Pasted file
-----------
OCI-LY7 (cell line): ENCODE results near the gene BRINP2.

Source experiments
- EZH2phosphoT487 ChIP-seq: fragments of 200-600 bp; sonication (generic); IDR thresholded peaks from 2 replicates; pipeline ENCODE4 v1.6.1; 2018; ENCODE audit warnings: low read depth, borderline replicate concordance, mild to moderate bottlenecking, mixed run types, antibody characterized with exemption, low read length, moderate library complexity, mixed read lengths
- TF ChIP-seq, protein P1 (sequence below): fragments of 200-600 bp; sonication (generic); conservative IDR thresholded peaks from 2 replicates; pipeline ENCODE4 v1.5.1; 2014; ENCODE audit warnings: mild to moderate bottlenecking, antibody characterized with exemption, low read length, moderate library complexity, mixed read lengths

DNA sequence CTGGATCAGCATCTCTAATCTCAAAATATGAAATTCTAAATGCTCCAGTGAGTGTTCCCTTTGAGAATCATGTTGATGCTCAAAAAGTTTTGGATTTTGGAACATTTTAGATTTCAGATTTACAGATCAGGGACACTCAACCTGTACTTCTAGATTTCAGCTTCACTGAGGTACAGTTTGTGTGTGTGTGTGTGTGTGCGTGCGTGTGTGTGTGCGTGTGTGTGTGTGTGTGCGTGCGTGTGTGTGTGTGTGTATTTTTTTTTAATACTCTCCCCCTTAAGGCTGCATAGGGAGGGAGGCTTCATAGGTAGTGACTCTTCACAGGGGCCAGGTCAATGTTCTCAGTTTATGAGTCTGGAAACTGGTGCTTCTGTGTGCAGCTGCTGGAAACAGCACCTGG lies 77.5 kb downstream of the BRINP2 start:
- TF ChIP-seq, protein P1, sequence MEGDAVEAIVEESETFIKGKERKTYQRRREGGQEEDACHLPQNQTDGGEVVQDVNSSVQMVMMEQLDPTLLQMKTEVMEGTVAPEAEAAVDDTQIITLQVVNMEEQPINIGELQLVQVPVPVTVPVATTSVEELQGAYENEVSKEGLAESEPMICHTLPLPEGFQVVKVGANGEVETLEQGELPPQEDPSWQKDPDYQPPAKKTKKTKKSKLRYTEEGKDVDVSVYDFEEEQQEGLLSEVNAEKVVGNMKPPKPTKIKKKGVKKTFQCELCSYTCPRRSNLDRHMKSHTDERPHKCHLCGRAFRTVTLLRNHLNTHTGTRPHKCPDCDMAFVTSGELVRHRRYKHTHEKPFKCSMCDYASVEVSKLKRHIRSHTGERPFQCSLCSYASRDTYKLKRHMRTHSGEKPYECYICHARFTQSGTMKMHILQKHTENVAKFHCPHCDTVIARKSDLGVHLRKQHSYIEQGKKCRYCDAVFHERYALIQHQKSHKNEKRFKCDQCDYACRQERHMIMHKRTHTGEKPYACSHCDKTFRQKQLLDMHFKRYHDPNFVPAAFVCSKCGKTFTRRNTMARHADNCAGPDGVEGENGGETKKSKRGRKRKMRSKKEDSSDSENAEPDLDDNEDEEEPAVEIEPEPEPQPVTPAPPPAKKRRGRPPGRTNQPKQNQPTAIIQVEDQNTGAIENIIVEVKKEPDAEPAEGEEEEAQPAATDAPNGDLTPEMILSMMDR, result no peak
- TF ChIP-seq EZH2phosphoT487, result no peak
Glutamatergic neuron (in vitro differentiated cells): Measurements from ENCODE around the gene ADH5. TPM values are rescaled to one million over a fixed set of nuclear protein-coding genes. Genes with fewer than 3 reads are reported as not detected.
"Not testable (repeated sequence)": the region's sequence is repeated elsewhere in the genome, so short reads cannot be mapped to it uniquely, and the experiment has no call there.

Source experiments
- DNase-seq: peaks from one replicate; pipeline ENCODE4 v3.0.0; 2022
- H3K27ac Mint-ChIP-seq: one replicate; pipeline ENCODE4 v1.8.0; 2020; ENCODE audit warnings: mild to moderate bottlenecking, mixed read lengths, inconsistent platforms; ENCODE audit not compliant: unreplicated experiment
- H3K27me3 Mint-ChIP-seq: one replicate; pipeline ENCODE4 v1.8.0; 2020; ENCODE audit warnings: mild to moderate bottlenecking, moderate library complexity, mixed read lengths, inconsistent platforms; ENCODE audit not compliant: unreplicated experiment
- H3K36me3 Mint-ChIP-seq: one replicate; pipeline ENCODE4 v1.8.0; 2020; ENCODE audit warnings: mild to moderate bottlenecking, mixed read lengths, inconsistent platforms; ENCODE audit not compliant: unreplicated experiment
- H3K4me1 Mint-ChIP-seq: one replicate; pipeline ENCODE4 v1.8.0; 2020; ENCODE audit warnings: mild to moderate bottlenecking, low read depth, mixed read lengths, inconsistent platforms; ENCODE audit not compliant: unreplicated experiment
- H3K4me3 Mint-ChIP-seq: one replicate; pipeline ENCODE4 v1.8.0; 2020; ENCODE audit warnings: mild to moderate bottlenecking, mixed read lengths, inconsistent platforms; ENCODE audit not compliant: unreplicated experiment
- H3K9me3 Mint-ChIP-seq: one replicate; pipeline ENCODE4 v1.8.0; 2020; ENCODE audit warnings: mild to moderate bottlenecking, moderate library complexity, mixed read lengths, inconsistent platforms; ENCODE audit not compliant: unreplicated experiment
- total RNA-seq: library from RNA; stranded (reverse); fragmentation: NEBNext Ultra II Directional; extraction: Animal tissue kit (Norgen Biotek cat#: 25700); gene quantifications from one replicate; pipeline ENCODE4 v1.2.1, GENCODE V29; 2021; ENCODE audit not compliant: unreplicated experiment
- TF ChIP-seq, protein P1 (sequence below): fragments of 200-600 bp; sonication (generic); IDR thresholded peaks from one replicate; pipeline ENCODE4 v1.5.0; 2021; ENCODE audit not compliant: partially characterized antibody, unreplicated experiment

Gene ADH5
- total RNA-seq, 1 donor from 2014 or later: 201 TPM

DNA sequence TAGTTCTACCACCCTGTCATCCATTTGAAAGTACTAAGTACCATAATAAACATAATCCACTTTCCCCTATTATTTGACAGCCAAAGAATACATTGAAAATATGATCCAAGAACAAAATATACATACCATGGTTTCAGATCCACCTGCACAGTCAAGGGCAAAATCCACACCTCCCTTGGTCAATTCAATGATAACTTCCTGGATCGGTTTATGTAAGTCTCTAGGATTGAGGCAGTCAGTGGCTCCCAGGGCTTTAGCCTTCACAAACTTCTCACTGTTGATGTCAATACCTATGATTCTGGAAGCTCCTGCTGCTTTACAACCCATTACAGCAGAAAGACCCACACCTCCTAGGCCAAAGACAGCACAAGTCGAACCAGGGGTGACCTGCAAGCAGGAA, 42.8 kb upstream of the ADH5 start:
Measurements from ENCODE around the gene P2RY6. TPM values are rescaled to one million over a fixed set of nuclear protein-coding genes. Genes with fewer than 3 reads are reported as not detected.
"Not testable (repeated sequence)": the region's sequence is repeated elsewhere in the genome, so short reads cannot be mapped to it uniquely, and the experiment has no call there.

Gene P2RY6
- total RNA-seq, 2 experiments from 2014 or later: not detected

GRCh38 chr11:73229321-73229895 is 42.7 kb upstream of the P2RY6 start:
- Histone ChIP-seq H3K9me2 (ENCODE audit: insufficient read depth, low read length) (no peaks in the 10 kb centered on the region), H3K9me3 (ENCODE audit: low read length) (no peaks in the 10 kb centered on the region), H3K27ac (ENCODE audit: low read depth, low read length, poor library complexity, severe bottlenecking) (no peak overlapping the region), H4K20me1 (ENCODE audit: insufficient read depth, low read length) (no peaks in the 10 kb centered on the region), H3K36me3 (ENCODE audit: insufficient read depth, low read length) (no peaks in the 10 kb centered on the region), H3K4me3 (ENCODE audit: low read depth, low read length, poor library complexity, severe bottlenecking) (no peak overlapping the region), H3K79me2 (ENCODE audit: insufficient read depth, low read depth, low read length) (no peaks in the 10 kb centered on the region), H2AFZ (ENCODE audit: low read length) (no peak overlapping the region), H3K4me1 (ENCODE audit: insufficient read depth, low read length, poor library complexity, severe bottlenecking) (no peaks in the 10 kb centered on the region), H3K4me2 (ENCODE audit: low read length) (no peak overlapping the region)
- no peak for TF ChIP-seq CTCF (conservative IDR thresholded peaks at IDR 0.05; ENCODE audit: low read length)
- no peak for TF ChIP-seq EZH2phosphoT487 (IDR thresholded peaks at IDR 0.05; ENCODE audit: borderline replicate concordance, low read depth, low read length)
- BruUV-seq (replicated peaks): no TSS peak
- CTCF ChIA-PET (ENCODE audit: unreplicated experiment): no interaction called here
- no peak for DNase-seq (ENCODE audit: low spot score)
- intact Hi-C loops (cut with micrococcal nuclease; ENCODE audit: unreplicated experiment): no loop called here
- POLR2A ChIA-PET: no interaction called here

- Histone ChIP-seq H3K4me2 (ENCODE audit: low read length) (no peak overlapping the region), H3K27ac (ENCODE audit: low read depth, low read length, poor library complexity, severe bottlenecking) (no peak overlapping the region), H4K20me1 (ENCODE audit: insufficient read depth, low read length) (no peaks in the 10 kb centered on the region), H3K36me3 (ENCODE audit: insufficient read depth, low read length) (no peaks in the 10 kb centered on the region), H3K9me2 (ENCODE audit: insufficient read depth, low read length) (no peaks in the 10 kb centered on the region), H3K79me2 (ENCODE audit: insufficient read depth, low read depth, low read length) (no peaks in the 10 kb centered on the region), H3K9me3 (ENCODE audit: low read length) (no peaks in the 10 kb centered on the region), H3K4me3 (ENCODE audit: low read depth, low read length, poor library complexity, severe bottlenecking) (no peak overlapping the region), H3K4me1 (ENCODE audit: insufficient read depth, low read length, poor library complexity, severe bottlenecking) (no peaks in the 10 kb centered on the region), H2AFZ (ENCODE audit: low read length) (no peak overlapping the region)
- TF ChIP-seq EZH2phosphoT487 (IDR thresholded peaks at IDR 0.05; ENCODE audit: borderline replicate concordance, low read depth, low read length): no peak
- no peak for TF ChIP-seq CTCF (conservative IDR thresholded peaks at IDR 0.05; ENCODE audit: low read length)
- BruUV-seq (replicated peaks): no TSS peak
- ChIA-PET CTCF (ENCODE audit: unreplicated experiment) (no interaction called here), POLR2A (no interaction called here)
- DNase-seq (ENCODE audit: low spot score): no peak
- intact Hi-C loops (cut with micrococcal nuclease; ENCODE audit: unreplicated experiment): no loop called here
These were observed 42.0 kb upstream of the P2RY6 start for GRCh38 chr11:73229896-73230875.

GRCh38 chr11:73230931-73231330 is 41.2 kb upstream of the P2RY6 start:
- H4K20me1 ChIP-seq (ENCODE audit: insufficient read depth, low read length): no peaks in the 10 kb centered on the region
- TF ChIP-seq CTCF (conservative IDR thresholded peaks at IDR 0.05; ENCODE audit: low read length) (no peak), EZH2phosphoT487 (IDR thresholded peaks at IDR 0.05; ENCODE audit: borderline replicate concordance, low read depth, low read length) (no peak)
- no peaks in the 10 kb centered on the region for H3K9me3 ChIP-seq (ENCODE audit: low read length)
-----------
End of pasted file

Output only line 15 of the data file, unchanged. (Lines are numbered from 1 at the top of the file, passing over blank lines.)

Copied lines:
- H3K4me1 Mint-ChIP-seq: one replicate; pipeline ENCODE4 v1.8.0; 2020; ENCODE audit warnings: mild to moderate bottlenecking, low read depth, mixed read lengths, inconsistent platforms; ENCODE audit not compliant: unreplicated experiment